Recommended reading / viewing / listening

This week: How China eclipsed the U.S. / 2018’s best books / The library of and for the future / Death in the Atacama Desert / Histories of historians

This week: How China eclipsed the U.S. / 2018’s best books / The library of and for the future / Death in the Atacama Desert / Histories of historians

Most of these great items come from my social media networks. Follow me on Twitter, Instagram, Tumblr, LinkedIn, and Facebook for more fascinating videos, photos, articles, essays, and criticism.

1. China Rules: A special report
By Philip Pan, Amy Qin, Javier C. Hernandez, Peter Goodman, Jane Perlez, Keith Bradsher, Li Yuan and Mark Landler | The New York Times | November 2018
Part 1: The Land That Failed to Fail
Part 2: How China’s Rulers Control Society: Opportunity, Nationalism, Fear Part 3: Money and Muscle Pave China’s Way to Global Power
Part 4: China’s Economy Became No. 2 by Defying No. 1
Part 5: The Road to Confrontation

2. Five Classic American Novels That I Enjoy Teaching
By Andrew Delbanco | LitHub | November 2018
“I’ve been teaching classic American literature to college students for almost 40 years, and while some books have been banished from the category of ‘classic’ and others have been invited in, certain works continue year after year to disturb, confuse, delight, or devastate my students — or, more likely, all of the above.”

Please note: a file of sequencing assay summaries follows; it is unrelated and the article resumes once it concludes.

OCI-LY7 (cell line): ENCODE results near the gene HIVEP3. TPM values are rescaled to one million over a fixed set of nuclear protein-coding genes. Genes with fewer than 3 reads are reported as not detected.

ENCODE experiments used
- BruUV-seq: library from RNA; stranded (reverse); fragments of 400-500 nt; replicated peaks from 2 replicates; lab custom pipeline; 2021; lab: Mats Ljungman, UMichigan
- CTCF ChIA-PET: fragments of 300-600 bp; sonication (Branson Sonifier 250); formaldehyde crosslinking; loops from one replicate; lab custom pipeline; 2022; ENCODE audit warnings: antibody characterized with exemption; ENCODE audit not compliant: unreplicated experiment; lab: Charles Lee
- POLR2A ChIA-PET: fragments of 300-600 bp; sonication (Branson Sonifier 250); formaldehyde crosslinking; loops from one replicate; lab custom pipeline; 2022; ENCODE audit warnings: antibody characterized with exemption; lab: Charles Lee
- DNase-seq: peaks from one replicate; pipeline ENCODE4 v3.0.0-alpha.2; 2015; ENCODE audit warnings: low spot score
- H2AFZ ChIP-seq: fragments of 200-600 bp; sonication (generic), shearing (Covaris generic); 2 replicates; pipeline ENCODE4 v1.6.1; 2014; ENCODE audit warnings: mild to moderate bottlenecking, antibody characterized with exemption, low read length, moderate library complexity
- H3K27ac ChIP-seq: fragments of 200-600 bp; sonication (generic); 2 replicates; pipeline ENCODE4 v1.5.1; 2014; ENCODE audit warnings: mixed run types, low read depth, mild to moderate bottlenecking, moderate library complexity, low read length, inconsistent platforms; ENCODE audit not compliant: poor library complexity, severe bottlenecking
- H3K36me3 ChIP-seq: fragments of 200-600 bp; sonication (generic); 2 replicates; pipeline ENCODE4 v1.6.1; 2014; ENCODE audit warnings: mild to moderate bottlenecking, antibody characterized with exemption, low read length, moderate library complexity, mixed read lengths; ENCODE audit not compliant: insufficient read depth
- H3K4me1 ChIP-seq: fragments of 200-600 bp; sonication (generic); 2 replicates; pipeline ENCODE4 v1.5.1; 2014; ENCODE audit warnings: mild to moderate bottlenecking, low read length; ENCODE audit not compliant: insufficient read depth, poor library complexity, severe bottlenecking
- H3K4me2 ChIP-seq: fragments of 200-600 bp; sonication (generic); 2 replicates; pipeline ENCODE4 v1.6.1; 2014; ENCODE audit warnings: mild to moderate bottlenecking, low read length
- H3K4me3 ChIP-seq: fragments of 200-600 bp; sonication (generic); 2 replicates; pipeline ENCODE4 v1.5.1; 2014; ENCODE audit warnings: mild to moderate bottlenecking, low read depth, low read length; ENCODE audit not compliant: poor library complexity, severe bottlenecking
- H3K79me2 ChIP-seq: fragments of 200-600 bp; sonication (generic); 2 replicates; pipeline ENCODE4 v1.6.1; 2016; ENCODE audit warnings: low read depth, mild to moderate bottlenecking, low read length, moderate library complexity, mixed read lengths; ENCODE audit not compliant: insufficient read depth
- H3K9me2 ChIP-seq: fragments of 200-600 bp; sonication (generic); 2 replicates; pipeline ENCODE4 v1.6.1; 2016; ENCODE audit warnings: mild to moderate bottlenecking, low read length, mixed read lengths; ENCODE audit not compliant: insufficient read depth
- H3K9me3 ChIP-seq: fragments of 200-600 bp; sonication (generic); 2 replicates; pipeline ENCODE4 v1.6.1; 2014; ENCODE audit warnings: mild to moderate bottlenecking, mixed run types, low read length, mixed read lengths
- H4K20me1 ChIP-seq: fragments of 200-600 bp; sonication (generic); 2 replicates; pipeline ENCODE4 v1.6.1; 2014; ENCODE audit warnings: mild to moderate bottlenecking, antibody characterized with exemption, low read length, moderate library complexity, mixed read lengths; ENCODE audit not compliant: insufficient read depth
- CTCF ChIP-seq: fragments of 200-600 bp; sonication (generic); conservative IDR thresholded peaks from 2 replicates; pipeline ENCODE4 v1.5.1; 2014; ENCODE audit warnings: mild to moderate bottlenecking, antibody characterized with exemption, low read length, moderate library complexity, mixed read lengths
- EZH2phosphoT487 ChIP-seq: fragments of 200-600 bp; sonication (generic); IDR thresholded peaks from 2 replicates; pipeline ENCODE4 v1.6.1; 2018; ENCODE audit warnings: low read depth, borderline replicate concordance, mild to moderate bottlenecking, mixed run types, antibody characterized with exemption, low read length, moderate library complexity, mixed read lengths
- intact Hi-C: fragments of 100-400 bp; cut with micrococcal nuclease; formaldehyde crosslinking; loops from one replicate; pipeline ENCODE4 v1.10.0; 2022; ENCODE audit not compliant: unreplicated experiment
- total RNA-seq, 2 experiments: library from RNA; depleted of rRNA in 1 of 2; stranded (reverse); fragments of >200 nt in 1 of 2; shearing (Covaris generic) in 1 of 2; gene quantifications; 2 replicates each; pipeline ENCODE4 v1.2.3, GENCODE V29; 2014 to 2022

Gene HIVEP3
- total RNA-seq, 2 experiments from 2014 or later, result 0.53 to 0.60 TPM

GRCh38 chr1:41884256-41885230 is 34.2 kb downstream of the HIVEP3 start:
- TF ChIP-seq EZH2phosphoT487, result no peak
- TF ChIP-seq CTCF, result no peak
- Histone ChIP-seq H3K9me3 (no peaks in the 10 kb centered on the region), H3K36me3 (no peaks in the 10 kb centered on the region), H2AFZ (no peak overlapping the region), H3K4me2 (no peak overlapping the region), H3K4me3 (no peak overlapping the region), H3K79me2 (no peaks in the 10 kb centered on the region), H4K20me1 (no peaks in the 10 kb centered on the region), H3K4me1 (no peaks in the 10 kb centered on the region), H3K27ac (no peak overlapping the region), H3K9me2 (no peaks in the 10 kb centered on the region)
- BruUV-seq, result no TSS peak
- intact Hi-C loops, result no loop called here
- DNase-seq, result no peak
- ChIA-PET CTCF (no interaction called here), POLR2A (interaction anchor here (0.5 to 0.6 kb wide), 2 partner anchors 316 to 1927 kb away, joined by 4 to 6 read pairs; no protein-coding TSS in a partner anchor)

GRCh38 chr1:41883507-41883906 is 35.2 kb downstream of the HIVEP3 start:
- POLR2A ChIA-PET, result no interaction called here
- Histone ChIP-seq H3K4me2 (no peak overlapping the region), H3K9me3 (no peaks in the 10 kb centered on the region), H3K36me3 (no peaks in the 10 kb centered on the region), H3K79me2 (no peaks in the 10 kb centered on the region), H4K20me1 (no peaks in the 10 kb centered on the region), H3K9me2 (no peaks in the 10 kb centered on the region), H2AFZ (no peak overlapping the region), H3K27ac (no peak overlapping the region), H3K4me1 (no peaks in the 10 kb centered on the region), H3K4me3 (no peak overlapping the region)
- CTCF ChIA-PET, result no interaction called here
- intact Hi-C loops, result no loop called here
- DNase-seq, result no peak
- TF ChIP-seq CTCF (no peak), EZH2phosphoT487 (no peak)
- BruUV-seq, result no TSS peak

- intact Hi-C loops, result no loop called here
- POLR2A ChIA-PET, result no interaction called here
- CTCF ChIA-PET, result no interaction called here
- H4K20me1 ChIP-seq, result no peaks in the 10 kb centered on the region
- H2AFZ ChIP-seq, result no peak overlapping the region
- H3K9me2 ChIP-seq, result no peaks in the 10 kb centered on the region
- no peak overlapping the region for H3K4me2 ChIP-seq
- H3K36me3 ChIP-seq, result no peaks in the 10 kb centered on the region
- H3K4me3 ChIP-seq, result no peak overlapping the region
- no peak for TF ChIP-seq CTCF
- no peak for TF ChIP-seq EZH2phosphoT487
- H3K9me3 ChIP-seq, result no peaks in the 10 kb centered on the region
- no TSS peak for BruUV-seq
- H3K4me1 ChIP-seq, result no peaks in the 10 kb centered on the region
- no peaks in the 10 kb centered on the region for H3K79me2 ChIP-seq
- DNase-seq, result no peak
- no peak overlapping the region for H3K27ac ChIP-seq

3. 100 Notable Books of 2018
The New York Times Book Review | November 2018
“The year’s notable fiction, poetry and nonfiction, selected by the editors of The New York Times Book Review.”

4. From There to Here
Not Even Past :: Department of History, UT Austin | November 2018
“UT History faculty come from all over the world. Here are their stories.”

5. Pretentious, impenetrable, hard work … better? Why we need difficult books
By Sam Leith | The Guardian | November 2018
“This year’s Booker-winner Milkman has been criticized for being challenging. But are we confusing readability with literary value?”